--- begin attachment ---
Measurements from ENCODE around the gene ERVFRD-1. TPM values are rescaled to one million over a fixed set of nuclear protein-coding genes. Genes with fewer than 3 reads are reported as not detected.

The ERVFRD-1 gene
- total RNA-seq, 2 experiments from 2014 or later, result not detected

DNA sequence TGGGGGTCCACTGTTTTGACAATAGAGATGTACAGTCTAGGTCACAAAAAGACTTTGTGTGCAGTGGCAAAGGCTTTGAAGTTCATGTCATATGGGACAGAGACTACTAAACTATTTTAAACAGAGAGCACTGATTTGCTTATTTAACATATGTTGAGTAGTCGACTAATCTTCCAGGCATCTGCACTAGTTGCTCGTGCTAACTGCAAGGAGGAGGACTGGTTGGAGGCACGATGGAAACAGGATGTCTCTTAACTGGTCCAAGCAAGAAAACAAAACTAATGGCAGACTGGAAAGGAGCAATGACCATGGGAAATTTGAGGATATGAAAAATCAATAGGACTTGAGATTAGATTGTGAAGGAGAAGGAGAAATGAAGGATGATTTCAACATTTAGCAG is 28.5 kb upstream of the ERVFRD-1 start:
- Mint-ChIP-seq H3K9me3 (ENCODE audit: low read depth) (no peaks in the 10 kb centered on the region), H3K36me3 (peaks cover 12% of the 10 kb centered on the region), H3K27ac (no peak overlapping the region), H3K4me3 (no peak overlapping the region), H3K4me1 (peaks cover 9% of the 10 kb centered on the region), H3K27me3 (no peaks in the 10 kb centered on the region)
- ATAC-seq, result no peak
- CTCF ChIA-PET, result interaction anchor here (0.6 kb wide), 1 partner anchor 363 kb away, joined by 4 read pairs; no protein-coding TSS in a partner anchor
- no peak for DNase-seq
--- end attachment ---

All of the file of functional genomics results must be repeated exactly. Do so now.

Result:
Measurements from ENCODE around the gene ERVFRD-1. TPM values are rescaled to one million over a fixed set of nuclear protein-coding genes. Genes with fewer than 3 reads are reported as not detected.

The ERVFRD-1 gene
- total RNA-seq, 2 experiments from 2014 or later, result not detected

DNA sequence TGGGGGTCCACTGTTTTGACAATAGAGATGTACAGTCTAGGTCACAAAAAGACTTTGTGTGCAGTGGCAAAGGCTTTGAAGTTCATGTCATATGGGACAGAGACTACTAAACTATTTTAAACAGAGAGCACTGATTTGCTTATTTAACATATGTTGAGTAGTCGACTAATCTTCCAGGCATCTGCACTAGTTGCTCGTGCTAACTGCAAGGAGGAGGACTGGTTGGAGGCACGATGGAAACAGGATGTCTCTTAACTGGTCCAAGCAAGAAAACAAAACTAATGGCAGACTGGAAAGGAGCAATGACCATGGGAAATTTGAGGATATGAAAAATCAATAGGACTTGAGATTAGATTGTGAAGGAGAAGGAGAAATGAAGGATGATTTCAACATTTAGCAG is 28.5 kb upstream of the ERVFRD-1 start:
- Mint-ChIP-seq H3K9me3 (ENCODE audit: low read depth) (no peaks in the 10 kb centered on the region), H3K36me3 (peaks cover 12% of the 10 kb centered on the region), H3K27ac (no peak overlapping the region), H3K4me3 (no peak overlapping the region), H3K4me1 (peaks cover 9% of the 10 kb centered on the region), H3K27me3 (no peaks in the 10 kb centered on the region)
- ATAC-seq, result no peak
- CTCF ChIA-PET, result interaction anchor here (0.6 kb wide), 1 partner anchor 363 kb away, joined by 4 read pairs; no protein-coding TSS in a partner anchor
- no peak for DNase-seq